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Andreae, Joannes. In quartum decretalium librum novella commentaria . Venice, 1581. Reprint. Turin, 1963.

Antoninus. [Confessionale: Curam illius habe ], Opera di Santo Antonino archivescovo Fiorentino utilissima et necessaria alla instruttione delli sacerdoti idioti . Venice, 1536.

———. Summa theologica . 4 vols. Verona, 1740.

Aquinas, Thomas. Summa theologiae . 5 vols. Ottawa, 1941–45.

Baldass, Ludwig. Jan van Eyck . New York, 1952.

Baxandall, Michael. "Bartholomaeus Facius on Painting." Journal of the Warburg and Courtauld Institutes 27 (1964): 90–107.

Bedaux, Jan Baptist. The Reality of Symbols: Studies in the Iconology of Netherlandish Art, 1400–1800 . The Hague, 1990.

Bennett, H. S. The Pastons and Their England . Cambridge, 1968.

Boüard, A. de. Manuel de diplomatique française et pontificale . 2 vols. Paris, 1929–48.

Brandileone, Francesco. Saggi sulla storia della celebrazione del matrimonio in Italia . Milan, 1906.

Brooke, Christopher N. L. The Medieval Idea of Marriage . Oxford, 1989.

Brucker, Gene. Giovanni and Lusanna . Berkeley and Los Angeles, 1986.

Brundage, James A. Law, Sex, and Christian Society in Medieval Europe . Chicago, 1987.

Calendar of the Entries in the Papal Registers Relating to Great Britain and Ireland: Papal Letters .


Edited by W. H. Bliss, C. Johnson, and J. A. Twemlow. 14 vols. Public Record Office, London, 1893–1960.

Campbell, Lorne. Renaissance Portraits . London, 1990.

Capitularia regum francorum . Edited by A. Boretius and V. Krause. 2 vols. Hannover, 1881–97 (Monumenta germaniae historica, Legum sectio II).

[Codex ] Codicis Justinianei libri IX cum Accursii commentariis . Venice, 1569.

Dauvillier, Jean. Le mariage dans le droit classique de l'l'église depuis le Décret de Gratien (1140) jusqu'à la mort de Clément V (1314) . Paris, 1933.

Davies, Martin. The National Gallery, London, vol. 2 (Les Primitifs Flamands, I. Corpus de la peinture des anciens Pays-Bas méridionaux au quinzième siècle, 3). Antwerp, 1954.

———. Early Netherlandish School. National Gallery Catalogues . 3d ed. London, 1968.

Decretales Gregorii IX cum glossis ordinariis . Venice, 1567.

Decretum Gratiani cum glossis . 2 vols. Venice, 1605.

Dhanens, Elisabeth. Hubert and Jan van Eyck . New York, 1980.

[Digest ] Digestum vetus, Infortiatum, Digestum novum [cum Accursii commentariis ]. 3 vols. Lyons, 1551.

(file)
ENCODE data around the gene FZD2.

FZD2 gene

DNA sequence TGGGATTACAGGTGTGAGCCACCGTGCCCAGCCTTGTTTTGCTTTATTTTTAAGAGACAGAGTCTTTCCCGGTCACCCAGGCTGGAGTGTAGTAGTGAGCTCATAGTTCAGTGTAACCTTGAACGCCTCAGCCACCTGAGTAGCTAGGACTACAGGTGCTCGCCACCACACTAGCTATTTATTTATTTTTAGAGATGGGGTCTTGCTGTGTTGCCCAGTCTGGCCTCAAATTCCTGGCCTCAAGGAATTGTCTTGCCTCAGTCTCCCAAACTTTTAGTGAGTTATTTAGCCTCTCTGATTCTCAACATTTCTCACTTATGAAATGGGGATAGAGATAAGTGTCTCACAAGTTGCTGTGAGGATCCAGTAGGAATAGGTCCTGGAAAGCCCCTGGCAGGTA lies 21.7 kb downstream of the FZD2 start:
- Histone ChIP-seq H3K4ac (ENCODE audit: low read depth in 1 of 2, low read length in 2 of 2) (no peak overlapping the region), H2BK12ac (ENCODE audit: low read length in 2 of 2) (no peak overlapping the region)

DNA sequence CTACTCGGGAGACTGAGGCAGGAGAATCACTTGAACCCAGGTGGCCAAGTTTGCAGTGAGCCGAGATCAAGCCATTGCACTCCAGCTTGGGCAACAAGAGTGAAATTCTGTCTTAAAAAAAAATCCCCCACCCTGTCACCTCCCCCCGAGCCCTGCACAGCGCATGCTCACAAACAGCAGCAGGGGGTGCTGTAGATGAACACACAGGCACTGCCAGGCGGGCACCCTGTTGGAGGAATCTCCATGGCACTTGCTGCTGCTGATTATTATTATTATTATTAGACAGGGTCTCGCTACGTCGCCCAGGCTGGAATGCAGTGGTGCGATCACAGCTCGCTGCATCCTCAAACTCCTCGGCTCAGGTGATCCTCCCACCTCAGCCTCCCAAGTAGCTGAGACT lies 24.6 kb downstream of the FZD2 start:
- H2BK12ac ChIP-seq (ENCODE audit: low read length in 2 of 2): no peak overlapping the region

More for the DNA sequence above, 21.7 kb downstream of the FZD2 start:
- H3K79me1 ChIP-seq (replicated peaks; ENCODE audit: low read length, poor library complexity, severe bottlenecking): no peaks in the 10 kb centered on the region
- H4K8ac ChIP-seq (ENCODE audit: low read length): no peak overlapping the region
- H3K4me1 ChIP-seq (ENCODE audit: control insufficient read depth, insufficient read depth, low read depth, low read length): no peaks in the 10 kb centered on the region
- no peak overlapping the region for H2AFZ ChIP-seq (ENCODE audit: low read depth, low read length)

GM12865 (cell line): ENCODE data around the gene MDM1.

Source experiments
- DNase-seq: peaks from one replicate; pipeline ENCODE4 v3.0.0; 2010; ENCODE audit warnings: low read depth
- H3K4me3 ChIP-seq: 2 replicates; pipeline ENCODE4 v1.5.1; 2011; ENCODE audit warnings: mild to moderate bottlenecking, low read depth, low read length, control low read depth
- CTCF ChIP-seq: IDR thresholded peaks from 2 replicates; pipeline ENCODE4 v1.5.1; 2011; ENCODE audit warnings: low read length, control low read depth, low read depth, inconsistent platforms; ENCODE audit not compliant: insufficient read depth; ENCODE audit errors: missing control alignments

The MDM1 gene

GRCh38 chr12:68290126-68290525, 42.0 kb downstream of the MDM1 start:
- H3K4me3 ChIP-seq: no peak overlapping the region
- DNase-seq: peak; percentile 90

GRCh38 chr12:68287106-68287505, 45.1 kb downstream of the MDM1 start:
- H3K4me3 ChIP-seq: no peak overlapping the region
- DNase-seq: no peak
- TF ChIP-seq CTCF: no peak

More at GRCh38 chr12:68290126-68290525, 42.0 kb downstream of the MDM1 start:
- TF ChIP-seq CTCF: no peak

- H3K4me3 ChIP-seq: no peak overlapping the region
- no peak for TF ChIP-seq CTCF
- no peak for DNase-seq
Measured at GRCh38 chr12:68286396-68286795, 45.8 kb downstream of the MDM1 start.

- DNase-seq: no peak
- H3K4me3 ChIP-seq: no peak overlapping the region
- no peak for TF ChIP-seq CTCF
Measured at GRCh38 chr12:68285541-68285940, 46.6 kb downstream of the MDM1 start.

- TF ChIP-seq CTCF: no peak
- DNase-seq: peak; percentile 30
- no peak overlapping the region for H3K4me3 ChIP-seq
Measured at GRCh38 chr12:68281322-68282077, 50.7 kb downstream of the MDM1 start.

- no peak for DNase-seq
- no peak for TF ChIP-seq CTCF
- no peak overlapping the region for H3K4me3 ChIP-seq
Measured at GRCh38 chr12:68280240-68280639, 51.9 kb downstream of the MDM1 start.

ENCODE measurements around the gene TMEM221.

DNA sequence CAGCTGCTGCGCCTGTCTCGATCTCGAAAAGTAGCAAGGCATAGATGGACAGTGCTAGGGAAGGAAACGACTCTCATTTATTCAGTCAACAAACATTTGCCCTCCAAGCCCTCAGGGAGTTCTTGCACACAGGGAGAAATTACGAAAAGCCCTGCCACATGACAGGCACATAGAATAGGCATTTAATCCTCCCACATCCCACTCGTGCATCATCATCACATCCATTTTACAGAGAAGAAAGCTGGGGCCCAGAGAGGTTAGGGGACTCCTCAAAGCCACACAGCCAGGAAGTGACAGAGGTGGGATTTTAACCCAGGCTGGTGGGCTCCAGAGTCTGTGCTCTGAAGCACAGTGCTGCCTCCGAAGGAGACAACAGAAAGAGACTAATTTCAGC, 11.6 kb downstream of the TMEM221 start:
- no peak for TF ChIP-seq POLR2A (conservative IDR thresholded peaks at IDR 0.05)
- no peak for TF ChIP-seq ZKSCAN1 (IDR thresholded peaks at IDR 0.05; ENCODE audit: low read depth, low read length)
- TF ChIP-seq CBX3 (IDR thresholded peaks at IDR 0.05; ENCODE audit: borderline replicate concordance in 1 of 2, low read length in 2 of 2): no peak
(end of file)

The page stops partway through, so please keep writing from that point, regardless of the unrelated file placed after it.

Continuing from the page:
Dogaer, Georges. Flemish Miniature Painting in the Fifteenth and Sixteenth Centuries . Amsterdam, 1987.

Donahue, Charles, Jr. "The Policy of Alexander the Third's Consent Theory of Marriage." Proceedings of the Fourth International Congress of Medieval Canon Law (Toronto, 1972), 251–81. Edited by Stephan Kuttner. Vatican City, 1976.

Du Cange, Charles du Fresne. Glossarium mediae et infimae latinitatis . Edited by L. Favre. 10 vols. Niort, 1883–87.

Durantis, Guillelmus. Speculum iudiciale, illustratum et repurgatium a Giovanni Andrea et Baldo degli Ubaldi . 2 vols. Basle, 1574. Reprint. Aalen, 1975.

Eames, Penelope. Furniture in England, France, and the Netherlands from the Twelfth to the Fifteenth Century. Furniture History 13. London, 1977.

Esmein, Adhémar. Le mariage en droit canonique . 2d ed. Edited by Robert Génestal and Jean Dauvillier. 2 vols. Paris, 1929–35.

Ferraris, F. Lucius. Prompta bibliotheca canonica, juridica, moralis, theologica nec non ascetica, polemica, rubricistica, historica . 10 vols. Venice, 1782.

Fierens-Gevaert, Hippolyte. Histoire de la peinture flamande des origines à la fin du XVe siècle. 3 vols. Paris and Brussels, 1927.

Friedberg, Emil. Corpus iuris canonici . 2 vols. Leipzig, 1879. Reprint. Graz, 1959.

Friedländer, Max. Die altniederländische Malerei . 14 vols. Leiden, 1934–37. Published in English as Early Netherlandish Painting . 14 vols. New York, 1967–76.

Frugoni, Chiara. "L'iconografia del matrimonio e della coppia nel medioevo." Il matrimonio nella società altomedievale . Settimane di studio del Centro Italiano di Studi sull'Alto Medioevo 24, Spoleto, 1977, 2:901–63.


Gaudemet, Jean. Sociétés et mariage . Strasbourg, 1980.

[Ghent rituale of 1576] Liber ecclesiae Gandauensis ritus . Ghent, 1576.

Goff, Frederick R. Incunabula in American Libraries . New York, 1964.

Goffredus de Trano. Summa super titulis decretalium . Lyons, 1519. Reprint. Aalen, 1968.

Guido de Monte Rochen. Manipulus curatorum . Strasbourg, 1490 (Goff G-599).

Harbison, Craig. "Sexuality and Social Standing in Jan van Eyck's Arnolfini Double Portrait." Renaissance Quarterly 43 (1990): 249–91.

———. Jan van Eyck: The Play of Realism . London, 1991.

Hefele, Charles-Joseph, and Henri Leclercq. Histoire des conciles . 8 vols. Paris, 1907–21.